Sodium Stearate Melting Point

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sodium stearate melting point

The simplest soaps are made from fatty acids and alkaline materials such as lye (sodium hydroxide) or quicklime (calcium oxide). Today’s most common fatty acid salt is sodium stearate.

Sodium stearate is the sodium salt of stearic acid, a fatty acid produced from vegetable or animal fats. Sodium stearate is widely used in soaps, cosmetics, detergents and other products for its thickening, emulsifying, lubricating, antistatic and odor control properties.

Pure stearic acid is white, waxy and crystalline and melts at 156degF (69degC). It has a low odor and taste.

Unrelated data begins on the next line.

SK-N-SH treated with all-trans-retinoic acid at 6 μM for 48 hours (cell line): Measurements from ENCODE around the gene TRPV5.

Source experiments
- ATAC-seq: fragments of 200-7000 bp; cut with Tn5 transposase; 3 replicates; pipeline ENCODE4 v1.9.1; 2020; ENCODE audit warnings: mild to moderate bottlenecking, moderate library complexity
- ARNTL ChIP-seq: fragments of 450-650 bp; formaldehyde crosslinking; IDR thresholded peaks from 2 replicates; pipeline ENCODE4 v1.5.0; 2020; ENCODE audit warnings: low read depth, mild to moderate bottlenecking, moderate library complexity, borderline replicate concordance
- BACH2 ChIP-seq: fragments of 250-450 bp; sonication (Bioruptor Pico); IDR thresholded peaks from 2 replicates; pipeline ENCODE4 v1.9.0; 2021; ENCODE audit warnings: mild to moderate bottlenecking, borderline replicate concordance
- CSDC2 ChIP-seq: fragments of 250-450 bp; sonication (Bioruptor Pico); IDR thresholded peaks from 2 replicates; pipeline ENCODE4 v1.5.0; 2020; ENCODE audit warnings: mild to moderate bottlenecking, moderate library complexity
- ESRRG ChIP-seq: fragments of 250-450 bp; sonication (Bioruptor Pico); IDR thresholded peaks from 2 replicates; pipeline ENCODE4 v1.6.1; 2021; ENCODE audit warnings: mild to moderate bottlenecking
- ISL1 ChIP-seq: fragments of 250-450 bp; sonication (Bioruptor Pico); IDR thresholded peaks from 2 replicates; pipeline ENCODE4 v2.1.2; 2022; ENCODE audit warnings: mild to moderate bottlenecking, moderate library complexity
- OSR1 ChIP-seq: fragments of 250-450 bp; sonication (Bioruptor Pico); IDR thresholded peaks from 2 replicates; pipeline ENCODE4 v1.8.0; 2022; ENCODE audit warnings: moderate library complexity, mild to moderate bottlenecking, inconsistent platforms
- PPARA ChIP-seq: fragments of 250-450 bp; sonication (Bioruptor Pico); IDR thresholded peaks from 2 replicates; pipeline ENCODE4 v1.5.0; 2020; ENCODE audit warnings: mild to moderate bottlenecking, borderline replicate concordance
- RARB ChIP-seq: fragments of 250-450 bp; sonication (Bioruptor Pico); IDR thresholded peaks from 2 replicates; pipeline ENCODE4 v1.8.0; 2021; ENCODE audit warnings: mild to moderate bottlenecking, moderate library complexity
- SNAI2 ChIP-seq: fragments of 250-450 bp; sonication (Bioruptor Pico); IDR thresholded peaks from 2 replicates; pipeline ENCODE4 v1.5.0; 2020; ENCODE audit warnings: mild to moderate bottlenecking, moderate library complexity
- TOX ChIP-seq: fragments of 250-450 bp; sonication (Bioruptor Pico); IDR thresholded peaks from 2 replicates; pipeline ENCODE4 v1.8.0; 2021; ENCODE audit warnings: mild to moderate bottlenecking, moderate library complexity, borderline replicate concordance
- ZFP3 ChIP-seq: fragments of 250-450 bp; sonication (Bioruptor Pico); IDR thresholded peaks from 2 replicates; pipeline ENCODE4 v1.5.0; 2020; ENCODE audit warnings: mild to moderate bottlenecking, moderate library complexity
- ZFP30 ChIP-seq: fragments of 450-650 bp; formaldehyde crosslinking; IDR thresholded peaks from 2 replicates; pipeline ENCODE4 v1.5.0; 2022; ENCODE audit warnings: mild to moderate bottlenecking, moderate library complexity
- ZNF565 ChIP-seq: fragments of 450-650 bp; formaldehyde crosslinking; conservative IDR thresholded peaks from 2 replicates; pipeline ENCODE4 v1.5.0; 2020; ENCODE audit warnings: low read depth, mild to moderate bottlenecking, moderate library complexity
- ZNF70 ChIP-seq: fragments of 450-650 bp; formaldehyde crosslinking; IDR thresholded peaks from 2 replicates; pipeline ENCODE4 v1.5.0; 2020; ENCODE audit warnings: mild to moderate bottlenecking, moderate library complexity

Because stearic acid is naturally produced from fats and oils, it is susceptible to impurities that can affect its physical and chemical properties. These impurities may include minor amounts of lauric and palmitic acid which can cause variations in solubility, melting point, color, odor and other properties.

Stearic acid can also be reacted with water to form a compound called stearyl alcohol, which is commonly found in many industrial and consumer products as a thickener, emulsifier or adhesive. It is a lubricant, a humectant, and a surface treatment agent in the production of plastics and metals.

Sodium stearate is used in soaps and cosmetic products to improve their texture and soften the skin. It also has anti-foaming and rinsing properties. It is a common ingredient in deodorants and antiperspirants, foundation creams, hand lotions, hair straighteners and shaving creams. Sodium stearate is also used as a binding and stabilizing agent in chewing gum bases and for suppositories.